Full Rye Sourdough, like a select few of the breads I'm currently making, has been part of my bread family for many years.
The thing about most rye bread is that it's usually blended with wheat, because rye flour has only 5% protein. Which makes a lovely bread, of course, but most bakeries steer clear of making breads with 100% rye flour because it's very difficult to get a decent rise out of them.
I have been playing with rye flours and rye meals for twenty years now, and I've learned how to get the best from the grain. It takes a lot of time and plenty of patience. And a fair bit of water. But that's all I'm saying.
I don't add any colouring to my full rye either. It looks lighter than other rye breads because that is the natural colour of rye. Most rye breads get their colour from either malt flour or molasses. Real rye is not dark brown at all - it's kind of a browny grey. I suppose the marketers and bakers think it's not too pretty - but I think it's gorgeous, and it's earthy tone should be shown off. In keeping with the whole idea of 'keeping it simple', my full rye contains only rye, water and salt. The deep, rich flavour comes from a 72 hour fermentation and a very slow mix.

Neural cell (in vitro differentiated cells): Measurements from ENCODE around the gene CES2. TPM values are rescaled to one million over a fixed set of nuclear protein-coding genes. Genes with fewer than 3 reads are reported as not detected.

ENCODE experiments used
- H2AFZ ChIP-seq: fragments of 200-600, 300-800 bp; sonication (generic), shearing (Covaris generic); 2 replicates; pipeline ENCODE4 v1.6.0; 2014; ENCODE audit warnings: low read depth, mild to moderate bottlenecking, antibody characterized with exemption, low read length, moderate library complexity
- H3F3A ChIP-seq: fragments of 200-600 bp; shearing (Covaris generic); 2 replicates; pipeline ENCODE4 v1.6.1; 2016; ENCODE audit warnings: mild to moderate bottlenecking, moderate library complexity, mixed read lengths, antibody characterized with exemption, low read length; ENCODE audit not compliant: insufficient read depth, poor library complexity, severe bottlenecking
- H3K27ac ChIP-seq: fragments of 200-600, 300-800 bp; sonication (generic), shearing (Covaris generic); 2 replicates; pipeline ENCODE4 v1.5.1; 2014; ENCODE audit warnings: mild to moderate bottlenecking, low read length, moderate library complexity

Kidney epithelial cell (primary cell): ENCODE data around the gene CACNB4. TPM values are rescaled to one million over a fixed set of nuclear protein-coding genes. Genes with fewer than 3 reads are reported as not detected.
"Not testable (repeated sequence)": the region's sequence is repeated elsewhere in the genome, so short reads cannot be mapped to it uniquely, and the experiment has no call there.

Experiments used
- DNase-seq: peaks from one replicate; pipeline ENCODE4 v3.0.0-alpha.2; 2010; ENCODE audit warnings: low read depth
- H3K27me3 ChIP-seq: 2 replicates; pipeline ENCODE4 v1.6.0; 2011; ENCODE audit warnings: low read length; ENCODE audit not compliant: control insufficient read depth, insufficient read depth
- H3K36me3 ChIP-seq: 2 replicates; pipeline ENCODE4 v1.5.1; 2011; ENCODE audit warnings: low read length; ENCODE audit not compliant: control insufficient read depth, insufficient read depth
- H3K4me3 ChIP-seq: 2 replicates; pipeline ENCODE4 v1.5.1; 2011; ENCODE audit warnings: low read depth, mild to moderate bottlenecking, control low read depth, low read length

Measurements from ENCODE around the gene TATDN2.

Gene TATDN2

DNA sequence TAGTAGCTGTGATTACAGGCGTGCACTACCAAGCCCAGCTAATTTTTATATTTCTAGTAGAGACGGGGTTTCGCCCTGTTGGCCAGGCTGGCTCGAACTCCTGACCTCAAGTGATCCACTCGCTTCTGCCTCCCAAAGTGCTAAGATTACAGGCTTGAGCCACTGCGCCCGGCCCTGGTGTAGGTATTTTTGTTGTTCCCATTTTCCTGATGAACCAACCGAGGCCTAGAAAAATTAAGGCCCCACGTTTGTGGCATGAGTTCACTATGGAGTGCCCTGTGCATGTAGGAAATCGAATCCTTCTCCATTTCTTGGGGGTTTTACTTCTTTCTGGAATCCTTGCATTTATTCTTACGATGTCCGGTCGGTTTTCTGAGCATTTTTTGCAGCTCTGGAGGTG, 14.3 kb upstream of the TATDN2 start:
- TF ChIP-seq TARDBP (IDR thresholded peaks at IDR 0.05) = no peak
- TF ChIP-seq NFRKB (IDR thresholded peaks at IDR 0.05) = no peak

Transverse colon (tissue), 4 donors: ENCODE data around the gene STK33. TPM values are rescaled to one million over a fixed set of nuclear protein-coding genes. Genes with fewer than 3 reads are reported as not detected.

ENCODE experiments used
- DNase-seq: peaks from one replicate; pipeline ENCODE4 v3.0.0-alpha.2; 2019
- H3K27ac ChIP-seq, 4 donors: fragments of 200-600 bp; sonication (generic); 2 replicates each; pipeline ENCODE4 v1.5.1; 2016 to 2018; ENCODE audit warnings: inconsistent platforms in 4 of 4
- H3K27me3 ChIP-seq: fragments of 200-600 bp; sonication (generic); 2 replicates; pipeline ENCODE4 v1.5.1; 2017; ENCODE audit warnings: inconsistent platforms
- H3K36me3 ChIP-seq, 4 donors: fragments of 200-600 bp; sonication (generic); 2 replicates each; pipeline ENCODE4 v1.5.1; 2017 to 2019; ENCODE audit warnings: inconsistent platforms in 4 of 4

Classic rye bread is sweet and sour - like life, I guess. It also has quite a soft mouth feel, so it is best with soft, salty toppings like salmon or sardines. It's also delicious with avocado, hommus, ripe brie, blue cheese, or tahini. Of course, rye with nutella is a lovely, naughty treat.
The Full Rye weighs in at 1kg and also 500g. It's the only bread I bake in a tin, due to rye's need for guidance. It's a wayward grain, I guess. Give it a good home and it'll be just fine.